Something like:

function beforeSubmit()
    var fname = document.getElementById("ifile").value;
    // check if fname has the desired extension
    if (fname hasDesiredExtension) {
        return true;
    } else {
        return false;

HTML code:

<form method="post" onsubmit="return beforeSubmit();">
    <input type="file" id="ifile" name="ifile"/>
  • 3
    there is a fully valid html attribute for that so it is possible. it is just not respected by browsers, but thats a standardization problem. as well as any stuff handled client side in unprotected markup cannot restricted anything java script is no solution. Commented Dec 1, 2010 at 20:55
  • 2
    Very good point. I will add a second PHP checker just in case. Can't be too careful!
    – Bojangles
    Commented Dec 1, 2010 at 20:57
  • 2
    Well, it does no harm if I'm using a PHP validation script too, so I'll use both.
    – Bojangles
    Commented Dec 1, 2010 at 21:05
  • 19
    @Joe: stop saying that my answer sucks! :-) Anyway, it's not a perfect solution. As I said in the beginning of it: "it's impossible" to do what OP wants. But you can have some degree of help for the user if you only let him/her choose files with certain extensions. REAL file type validation must be done server side. Commented Dec 1, 2010 at 21:05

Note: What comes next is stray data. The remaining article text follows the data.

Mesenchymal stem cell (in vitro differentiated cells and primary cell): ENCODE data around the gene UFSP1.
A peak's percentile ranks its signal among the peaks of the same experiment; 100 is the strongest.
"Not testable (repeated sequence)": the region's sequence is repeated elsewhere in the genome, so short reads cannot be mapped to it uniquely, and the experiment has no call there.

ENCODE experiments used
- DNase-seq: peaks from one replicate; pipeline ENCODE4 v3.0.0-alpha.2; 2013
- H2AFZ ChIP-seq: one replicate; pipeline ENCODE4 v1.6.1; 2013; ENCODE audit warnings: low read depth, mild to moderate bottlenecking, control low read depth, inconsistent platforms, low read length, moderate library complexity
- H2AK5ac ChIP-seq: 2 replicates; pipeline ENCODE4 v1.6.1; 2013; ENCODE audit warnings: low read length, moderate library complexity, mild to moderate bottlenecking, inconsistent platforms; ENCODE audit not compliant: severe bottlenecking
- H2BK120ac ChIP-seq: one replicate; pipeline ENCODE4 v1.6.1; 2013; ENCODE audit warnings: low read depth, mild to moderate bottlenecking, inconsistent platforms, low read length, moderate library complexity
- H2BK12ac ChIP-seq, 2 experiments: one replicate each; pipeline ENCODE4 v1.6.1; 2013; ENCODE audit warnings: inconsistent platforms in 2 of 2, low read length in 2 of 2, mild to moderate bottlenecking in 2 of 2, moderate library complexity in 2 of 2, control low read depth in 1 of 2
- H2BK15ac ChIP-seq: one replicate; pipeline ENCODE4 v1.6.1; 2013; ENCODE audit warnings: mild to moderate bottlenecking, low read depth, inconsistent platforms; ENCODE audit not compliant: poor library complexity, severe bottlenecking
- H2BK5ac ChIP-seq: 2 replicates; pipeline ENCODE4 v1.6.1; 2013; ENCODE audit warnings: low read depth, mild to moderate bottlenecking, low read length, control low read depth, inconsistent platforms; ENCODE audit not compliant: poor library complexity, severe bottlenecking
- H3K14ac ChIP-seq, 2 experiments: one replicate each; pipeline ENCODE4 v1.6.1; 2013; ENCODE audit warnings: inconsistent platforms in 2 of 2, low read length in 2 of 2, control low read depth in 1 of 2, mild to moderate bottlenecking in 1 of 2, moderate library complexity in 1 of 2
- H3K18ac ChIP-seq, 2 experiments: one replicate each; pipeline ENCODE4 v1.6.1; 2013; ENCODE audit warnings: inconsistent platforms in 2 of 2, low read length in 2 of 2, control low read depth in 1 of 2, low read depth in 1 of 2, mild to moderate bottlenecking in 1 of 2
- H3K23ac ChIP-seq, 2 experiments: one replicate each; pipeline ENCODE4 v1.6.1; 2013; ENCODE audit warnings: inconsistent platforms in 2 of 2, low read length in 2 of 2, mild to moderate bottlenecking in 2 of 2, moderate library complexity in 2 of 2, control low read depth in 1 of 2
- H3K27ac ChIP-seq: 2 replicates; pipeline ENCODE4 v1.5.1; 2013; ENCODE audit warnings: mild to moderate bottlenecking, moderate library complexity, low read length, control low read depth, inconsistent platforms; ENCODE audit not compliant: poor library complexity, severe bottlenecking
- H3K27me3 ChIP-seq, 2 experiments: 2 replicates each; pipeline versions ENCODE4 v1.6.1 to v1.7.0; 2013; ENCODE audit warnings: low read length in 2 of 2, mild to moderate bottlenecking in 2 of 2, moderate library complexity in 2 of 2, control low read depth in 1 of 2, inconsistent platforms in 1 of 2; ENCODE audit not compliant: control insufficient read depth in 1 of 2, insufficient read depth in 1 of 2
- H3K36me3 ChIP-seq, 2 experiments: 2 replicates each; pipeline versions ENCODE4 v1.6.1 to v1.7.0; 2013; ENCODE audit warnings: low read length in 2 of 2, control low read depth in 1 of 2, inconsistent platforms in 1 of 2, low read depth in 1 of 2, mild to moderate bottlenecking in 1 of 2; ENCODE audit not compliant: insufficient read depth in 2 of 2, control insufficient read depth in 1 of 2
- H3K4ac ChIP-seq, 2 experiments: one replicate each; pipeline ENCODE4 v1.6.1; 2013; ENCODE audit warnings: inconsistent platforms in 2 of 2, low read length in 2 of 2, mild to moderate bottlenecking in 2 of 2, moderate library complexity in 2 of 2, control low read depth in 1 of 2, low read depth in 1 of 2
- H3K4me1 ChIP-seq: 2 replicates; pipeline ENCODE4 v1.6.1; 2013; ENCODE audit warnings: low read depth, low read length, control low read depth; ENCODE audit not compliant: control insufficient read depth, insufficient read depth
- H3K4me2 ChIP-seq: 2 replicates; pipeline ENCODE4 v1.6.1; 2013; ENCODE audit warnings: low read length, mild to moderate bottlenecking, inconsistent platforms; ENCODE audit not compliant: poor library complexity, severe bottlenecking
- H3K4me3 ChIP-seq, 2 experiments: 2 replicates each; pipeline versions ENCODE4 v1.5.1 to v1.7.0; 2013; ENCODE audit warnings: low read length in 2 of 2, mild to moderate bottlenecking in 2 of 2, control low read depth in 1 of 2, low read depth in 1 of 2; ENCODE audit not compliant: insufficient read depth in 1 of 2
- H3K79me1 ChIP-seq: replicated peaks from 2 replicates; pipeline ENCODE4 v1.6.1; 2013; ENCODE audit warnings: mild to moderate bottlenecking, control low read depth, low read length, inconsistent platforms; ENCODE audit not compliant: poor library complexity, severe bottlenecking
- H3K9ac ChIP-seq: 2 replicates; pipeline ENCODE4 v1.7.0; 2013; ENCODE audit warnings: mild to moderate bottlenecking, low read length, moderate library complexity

• 13
    @JoeHopfgartner : Dude, you're being overly harsh for Pablo here. clientside validation is done in tons of places and although not foolproof (there should [b]always[/b] be serverside validation included) it can save the user quite some time (no postback for a stupid extension check etc). While the script given by Pablo is not perfect, it is merely intended to be an example of how to tackle this issue... Maybe you should email the tech guys at Microsoft and ask them to remove Clientside validation from their ASP.NET validators since it's all plain rubbish to you...
    – Nathan
    Commented Aug 20, 2012 at 13:44

Technically you can specify the accept attribute (alternative in html5) on the input element, but it's not properly supported.

  • W3Schools browser support fail! It's a shame really. It is also a security concern - people can hack past client side code and upload whatever they want.
    – Bojangles
    Commented Dec 1, 2010 at 20:58
  • 6
    True, it's best not to use this for security, but it definitely helps usability on browsers that support it. Users are shown only the files that the site allows (not all the other junk they might have in the same folder) and they don't have to go through the whole upload process to be given an error, they will know straight away. Coders should use this.
    – Simon E.
    Commented May 22, 2012 at 5:45

You can use the "accept" attribute as a filter in the file select box. Using "accept" help you filter input files based on their "suffix" or their "MIME type"

1.Filter based on suffix: Here "accept" attribute just allow to select files with .jpeg extension.

<input type="file" accept=".jpeg" />